Climate change is, according to Michael Blowfield, a reality that business leaders must not just accept. They must also be at the forefront of solving this global crisis.
It is summer, and chances are someone you’ve spoken to lately has talked about the weather while mentioning climate change. It won’t matter what the weather is – too hot, it’s global warming; too wet, that’s changing weather patterns; same as it ever was, that just goes to show climate change is codswallop.
And now climate change is hitting the corporate consciousness as hard as it has hit the public mindset. Companies are generating visions of new product opportunities tied to climate concerns or are discussing concerns about what new regulations (such as emissions targets) will mean for business. Corporate interests might be derived from a recognition that a lot of human carbon emissions (“anthropogenic interference”, to use climate change vernacular) come from costly inefficiencies that can be put right while simultaneously adding to the bottom line. Or companies may have just reached the point at which they can more fully accept that climate change is linked to the fiduciary obligations of management. For example, the reinsurance industry was a forerunner in realizing climate change would fundamentally redefine risk and opportunity, and companies from Shell to Aviva to HSBC have sought to become credible players in carbon policy debates.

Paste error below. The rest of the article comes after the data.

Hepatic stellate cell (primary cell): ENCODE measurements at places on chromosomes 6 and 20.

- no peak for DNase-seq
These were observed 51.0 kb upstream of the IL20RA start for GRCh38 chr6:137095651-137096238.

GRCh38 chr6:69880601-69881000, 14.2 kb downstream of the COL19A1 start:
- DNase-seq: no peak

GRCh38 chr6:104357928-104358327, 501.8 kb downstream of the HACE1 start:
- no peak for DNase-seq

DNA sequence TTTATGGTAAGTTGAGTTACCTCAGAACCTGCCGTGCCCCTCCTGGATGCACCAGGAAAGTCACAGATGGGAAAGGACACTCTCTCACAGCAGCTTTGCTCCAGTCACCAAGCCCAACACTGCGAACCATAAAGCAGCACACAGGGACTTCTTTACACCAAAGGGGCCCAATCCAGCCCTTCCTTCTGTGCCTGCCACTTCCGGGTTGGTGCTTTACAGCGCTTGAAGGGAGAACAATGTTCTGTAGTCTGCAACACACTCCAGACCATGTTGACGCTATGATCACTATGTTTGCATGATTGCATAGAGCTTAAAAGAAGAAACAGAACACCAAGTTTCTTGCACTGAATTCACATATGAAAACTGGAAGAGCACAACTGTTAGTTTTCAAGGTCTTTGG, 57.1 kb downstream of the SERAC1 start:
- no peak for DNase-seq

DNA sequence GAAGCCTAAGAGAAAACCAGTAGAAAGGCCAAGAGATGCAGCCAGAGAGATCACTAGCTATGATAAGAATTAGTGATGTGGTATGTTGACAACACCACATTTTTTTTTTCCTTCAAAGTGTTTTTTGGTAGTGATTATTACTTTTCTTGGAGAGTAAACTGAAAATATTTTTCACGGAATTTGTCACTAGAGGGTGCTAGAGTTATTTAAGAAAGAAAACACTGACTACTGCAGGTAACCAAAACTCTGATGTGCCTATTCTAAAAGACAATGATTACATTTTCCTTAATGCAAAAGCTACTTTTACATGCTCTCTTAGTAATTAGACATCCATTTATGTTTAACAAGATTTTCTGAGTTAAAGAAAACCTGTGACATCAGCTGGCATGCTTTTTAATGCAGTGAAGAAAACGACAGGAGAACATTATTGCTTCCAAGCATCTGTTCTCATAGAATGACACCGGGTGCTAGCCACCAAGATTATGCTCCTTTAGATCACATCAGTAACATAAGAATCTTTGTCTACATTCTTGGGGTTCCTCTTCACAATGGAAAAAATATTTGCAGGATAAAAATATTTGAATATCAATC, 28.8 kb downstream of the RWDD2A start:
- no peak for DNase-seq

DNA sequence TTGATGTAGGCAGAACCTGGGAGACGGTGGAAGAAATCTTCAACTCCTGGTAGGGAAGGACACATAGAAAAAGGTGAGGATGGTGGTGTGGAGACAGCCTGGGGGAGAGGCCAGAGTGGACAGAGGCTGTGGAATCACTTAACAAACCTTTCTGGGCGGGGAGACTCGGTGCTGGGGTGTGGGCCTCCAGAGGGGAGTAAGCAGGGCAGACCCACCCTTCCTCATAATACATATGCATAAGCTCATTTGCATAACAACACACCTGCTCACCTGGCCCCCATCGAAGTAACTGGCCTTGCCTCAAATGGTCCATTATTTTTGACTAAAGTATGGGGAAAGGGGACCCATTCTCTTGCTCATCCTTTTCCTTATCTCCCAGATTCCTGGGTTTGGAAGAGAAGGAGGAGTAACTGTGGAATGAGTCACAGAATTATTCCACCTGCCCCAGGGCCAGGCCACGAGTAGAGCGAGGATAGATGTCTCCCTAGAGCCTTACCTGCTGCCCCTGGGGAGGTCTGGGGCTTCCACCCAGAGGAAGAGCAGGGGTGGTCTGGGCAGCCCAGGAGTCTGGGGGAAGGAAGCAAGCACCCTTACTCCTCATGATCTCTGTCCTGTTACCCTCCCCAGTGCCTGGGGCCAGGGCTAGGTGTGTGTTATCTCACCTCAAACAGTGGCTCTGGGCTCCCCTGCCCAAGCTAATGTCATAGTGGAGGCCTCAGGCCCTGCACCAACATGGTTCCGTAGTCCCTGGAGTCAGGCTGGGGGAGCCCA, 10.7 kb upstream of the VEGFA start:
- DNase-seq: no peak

In 2008, McKinsey & Co. joined those claiming that the reductions in greenhouse gas emissions the scientists say are needed will drastically affect the future value of companies, as factors such as consumer behaviour regulation and technical innovation bring value-creating opportunities to some while posing competitive threats to others. Yet, for all of the urgency implied by the scientific consensus on climate change (or warnings by McKinsey), corporate change so far has been painfully slow.
Why is business falling short? There is plenty of blame to go around. Initially, there was denial and obfuscation – sometimes with industry, scientists and politicians in cahoots or, worse, talking past one another. Based on the weight of the evidence I have studied, there is little doubt that unprecedented anthropogenic interference is affecting the climate. Although there are still differences of opinion about what this means, it means at least this: mankind and the business world have affected the environment in an insensitive and destructive way. Even business leaders with the most ideological resistance to owning up to their share of the problem are finding the will to rethink their positions. Of course, sometimes the regulatory environment in which they operate encourages such rethinking. By and large, it’s still relatively easy for managers to think of climate change as a long-term issue that they can react to in due course.
Why are we so far from realizing the kind of accelerated transformational change in the business world that climate change demands?
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